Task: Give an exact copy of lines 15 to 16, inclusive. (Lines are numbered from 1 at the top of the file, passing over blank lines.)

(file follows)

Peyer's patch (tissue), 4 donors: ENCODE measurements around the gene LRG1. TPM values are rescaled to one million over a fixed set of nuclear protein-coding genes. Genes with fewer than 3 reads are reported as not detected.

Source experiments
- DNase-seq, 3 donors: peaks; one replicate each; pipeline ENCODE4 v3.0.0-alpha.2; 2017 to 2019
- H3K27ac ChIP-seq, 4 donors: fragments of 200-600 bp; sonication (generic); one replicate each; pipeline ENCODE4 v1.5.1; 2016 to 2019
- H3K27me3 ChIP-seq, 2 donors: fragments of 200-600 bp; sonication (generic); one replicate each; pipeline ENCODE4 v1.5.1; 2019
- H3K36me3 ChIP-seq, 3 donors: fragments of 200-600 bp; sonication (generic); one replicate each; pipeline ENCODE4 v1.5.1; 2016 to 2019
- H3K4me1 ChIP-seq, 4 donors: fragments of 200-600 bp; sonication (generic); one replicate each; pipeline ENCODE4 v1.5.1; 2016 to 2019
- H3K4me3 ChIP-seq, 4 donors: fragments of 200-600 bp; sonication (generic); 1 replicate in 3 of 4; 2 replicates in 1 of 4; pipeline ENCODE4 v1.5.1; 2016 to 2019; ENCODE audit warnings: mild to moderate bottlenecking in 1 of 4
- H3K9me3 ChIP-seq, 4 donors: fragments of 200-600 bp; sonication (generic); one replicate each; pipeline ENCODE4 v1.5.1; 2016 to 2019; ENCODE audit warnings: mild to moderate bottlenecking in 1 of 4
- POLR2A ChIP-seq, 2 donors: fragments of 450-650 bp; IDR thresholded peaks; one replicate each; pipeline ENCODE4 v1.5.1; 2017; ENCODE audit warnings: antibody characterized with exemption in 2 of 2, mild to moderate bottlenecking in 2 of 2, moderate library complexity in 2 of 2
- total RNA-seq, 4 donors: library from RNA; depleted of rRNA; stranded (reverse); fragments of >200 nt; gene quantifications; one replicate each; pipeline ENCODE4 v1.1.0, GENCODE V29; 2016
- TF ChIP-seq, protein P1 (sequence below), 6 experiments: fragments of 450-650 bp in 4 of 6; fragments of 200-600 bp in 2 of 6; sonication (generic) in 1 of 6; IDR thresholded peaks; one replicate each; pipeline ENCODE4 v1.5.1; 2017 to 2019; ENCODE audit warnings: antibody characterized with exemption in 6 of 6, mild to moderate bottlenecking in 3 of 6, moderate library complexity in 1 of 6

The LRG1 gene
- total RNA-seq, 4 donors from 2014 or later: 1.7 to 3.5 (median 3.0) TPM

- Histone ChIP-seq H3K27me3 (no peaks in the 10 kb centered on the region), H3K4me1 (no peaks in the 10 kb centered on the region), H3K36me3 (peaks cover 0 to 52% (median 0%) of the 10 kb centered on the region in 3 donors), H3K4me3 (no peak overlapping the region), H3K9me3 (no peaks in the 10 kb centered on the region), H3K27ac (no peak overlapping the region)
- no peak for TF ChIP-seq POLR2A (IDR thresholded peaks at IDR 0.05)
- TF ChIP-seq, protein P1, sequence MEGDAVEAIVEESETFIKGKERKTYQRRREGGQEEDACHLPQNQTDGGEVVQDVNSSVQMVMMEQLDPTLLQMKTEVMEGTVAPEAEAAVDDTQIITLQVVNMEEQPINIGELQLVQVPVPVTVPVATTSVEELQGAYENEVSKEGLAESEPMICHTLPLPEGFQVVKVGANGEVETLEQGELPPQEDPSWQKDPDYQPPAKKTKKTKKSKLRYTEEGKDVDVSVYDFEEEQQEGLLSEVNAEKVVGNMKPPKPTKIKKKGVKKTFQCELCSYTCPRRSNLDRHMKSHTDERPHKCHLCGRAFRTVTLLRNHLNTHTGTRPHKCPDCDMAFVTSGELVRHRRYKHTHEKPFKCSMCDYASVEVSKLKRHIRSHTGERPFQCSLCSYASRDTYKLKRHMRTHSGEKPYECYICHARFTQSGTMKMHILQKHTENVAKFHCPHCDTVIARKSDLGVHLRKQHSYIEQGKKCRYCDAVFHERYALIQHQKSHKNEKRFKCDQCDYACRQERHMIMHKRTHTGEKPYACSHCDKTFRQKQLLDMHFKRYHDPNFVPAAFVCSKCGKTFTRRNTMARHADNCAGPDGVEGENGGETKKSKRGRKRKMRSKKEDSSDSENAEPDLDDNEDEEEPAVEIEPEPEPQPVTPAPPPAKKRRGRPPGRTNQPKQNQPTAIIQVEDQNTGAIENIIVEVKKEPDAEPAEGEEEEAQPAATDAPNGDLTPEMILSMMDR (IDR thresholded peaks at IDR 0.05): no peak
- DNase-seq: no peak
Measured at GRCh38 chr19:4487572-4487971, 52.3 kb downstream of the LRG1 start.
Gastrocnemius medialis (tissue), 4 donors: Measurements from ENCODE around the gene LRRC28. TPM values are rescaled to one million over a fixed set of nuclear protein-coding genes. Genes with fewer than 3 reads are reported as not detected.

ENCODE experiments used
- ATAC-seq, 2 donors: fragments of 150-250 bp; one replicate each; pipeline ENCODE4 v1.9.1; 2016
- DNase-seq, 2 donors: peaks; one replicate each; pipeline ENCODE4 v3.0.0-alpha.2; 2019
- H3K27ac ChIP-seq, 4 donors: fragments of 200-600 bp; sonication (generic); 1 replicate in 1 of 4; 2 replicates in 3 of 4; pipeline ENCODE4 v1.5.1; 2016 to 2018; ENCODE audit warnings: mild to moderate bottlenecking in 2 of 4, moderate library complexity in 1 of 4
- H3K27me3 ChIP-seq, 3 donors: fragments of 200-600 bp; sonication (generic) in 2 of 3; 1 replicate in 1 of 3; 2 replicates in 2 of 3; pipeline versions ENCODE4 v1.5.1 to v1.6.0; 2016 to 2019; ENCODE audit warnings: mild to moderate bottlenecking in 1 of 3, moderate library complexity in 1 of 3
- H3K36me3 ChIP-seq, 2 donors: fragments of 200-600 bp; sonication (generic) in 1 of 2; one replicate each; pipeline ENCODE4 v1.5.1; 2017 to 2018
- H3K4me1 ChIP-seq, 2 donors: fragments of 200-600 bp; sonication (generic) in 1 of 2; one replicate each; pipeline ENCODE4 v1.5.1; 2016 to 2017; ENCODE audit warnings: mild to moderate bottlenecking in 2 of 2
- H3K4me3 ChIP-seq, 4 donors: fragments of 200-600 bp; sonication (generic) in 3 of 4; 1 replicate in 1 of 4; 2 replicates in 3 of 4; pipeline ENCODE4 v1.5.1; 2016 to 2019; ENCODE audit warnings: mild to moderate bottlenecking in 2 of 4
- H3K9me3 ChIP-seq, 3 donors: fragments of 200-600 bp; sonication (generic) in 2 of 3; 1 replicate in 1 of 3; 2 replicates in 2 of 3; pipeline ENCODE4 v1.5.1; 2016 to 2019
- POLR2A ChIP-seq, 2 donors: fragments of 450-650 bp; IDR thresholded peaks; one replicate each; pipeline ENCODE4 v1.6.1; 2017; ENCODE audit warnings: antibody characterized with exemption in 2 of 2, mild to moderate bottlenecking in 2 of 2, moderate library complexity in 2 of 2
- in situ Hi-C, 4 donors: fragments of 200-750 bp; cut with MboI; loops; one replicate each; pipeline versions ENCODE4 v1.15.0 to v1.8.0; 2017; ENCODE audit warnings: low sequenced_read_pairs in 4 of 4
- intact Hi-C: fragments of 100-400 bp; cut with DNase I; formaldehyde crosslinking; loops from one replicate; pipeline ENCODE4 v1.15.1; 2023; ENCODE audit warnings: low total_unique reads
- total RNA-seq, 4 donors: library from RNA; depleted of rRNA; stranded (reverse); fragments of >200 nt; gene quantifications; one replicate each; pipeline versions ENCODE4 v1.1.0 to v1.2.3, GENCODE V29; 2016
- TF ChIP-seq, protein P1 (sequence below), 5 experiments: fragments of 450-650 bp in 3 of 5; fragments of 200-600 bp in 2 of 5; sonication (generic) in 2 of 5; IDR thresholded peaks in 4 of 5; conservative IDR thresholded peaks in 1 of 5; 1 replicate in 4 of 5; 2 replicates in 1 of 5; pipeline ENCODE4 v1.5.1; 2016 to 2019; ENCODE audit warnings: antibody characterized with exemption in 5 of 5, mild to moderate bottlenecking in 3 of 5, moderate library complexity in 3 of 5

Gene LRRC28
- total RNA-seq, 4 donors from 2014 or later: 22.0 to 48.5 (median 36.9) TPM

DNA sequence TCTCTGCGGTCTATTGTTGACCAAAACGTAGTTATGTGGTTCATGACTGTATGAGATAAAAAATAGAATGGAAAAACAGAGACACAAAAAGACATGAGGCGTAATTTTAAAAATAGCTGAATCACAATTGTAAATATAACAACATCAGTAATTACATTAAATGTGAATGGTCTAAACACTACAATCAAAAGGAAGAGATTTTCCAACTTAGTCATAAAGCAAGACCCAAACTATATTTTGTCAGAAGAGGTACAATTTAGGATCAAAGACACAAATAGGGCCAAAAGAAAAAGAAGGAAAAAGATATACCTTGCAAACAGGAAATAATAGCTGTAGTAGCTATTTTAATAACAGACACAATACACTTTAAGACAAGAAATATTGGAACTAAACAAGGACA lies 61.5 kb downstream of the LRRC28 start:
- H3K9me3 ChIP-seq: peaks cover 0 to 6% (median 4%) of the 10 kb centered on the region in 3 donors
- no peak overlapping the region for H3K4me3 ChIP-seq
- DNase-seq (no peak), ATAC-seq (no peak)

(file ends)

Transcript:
- Histone ChIP-seq H3K27me3 (no peaks in the 10 kb centered on the region), H3K4me1 (no peaks in the 10 kb centered on the region), H3K36me3 (peaks cover 0 to 52% (median 0%) of the 10 kb centered on the region in 3 donors), H3K4me3 (no peak overlapping the region), H3K9me3 (no peaks in the 10 kb centered on the region), H3K27ac (no peak overlapping the region)
- no peak for TF ChIP-seq POLR2A (IDR thresholded peaks at IDR 0.05)